For passengers under 14, it is the driver's responsibility to ensure that the child is correctly restrained, either by the use of rearward or forward facing child seats, appropriate booster seats, and by a seat belt.
What if I wasn't wearing a seat belt?
You can usually claim for injuries sustained in a road accident even if you were not wearing a seat belt, but the defendant may argue contributory negligence; your total compensation may be reduced as a result.
Claiming compensation as a car passenger
Complications may arise where passengers are deterred from claiming because the driver was a friend, relative or partner.
A passenger may also feel they contributed to their injuries by not wearing a seat belt properly, or caused the accident by distracting the driver in some way.
In either case, it will usually be a driver's insurance company that pays any settlement.
Making a claim against a friend or family member's insurance may affect their premium. You will need to weigh up the need for financial support during your recovery and support to arrange and pay for physio and other treatment against this possible increase. If you have any concerns, you may wish to discuss these with a solicitor.
The amount of money you could claim for your car passenger injury will depend on:
- the extent of your injury, and
- any financial losses or costs you have incurred.
At the start of your claim, your solicitor will consider the many ways your car passenger injury has affected your life. Your solicitor will take all of these effects into account to calculate the correct compensation award for you.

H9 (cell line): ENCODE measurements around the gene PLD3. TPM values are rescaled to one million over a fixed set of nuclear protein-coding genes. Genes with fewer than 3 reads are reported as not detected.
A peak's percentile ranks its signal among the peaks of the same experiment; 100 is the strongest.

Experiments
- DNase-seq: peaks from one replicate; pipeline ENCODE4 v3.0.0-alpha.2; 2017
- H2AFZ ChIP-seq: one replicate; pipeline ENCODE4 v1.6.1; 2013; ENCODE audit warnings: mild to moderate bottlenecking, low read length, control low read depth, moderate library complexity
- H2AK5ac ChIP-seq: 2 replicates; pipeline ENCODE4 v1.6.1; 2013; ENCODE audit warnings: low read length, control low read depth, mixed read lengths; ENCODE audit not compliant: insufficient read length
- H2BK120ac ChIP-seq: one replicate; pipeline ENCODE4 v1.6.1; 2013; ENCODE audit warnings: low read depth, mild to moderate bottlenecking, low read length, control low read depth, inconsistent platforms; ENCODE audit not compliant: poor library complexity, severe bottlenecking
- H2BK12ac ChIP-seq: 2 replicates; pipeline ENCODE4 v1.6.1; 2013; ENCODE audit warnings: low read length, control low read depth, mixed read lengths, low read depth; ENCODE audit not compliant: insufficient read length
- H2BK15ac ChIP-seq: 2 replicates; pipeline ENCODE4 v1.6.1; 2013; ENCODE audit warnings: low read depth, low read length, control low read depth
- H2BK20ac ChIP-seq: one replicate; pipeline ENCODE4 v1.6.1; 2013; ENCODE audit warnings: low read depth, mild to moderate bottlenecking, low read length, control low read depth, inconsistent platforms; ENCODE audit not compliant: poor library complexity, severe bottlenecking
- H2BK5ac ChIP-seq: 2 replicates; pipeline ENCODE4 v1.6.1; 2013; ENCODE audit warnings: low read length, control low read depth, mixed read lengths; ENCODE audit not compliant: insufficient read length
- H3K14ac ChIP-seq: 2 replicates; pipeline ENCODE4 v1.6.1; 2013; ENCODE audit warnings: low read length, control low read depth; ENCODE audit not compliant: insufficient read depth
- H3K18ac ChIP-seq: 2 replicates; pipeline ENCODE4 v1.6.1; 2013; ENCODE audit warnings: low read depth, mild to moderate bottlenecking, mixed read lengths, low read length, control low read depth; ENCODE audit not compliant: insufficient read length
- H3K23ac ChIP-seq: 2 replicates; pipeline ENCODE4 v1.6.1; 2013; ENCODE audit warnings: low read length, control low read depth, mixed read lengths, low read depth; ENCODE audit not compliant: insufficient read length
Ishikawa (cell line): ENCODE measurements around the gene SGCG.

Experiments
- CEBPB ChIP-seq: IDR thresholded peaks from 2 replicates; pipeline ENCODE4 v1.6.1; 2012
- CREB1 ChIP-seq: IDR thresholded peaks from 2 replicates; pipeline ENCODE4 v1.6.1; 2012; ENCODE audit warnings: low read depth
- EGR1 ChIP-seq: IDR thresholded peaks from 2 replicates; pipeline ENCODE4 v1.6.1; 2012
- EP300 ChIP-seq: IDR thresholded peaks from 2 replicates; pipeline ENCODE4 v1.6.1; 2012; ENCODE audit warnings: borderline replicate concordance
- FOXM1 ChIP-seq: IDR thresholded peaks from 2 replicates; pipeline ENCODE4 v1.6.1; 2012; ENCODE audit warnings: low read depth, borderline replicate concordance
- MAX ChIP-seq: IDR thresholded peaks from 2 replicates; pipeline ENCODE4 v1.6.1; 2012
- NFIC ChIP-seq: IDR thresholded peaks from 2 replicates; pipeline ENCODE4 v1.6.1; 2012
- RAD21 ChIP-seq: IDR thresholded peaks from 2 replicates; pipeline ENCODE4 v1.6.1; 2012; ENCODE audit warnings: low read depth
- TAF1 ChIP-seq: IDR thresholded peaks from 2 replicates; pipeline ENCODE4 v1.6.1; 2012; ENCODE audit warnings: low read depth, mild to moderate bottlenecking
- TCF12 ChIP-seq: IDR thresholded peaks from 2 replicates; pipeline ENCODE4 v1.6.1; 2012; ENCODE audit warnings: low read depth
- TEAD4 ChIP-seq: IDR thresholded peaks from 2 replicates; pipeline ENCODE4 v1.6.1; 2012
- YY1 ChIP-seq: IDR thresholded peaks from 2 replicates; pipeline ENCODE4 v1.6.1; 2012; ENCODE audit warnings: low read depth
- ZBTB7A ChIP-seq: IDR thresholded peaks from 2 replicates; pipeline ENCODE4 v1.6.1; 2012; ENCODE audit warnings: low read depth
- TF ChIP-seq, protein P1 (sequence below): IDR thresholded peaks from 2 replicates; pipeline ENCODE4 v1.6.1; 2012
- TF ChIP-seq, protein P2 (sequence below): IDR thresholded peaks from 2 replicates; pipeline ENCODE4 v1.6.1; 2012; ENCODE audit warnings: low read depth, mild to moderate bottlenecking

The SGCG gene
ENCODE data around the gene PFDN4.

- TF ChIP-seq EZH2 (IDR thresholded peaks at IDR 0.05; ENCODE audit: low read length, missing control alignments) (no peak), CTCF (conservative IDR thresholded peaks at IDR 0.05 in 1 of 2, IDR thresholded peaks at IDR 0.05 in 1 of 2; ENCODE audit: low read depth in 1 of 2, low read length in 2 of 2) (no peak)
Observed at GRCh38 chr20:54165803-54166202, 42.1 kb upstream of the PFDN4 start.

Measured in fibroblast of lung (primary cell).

This calculation will factor in general damages and special damages.
General damages are awarded for pain, suffering and loss of amenity (PSLA).
Awards for general damages are set by the Judicial College and published in their guidelines for personal injury awards.
Special damages are for financial losses and expenses you have incurred as a result of the accident.
See a list of what you can claim for:
Examples of special damages include:
- Lost earnings (including future earnings)
- Medical treatment costs
- Travel costs
- Costs of care
- Costs of adapting your home or car
Find out what your claim could be worth now
Assessing a claim's value at the outset can be complicated.
If you would like a FREE claim estimate with no obligation to start a claim, call 0800 612 7456.
Alternatively, our compensation calculator will give you an instant estimate of what your claim is worth.
Caring and sensitive support
Your solicitor will handle your car passenger injury case from the initial consultation through to the financial settlement. In addition, your solicitor will work with other specialists to help you with:
- Financial support: interim payments while you are unable to work.
- Advice: on personal injury trusts, tax and welfare benefits.
- Coordination: with rehabilitation providers and therapists.
- Access: to treatment and therapies not always available on the NHS.
How does no win, no fee work?
No win, no fee means that your solicitor will not charge you any legal fees if your car passenger injury claim is unsuccessful. 'No win, no fee' is also called a 'Conditional Fee Agreement' or 'CFA'.
Our no win, no fee guarantee
If you have been injured and it wasn't your fault, our no win, no fee guarantee takes the risk out of making a car passenger injury compensation claim.
What do I pay if I win my car passenger injury claim?
Your injury solicitor will receive a success fee which is deducted from your compensation, only after your compensation is awarded. The solicitor's success fee can be up to 25%. You and your solicitor can agree the success fee before you start your claim.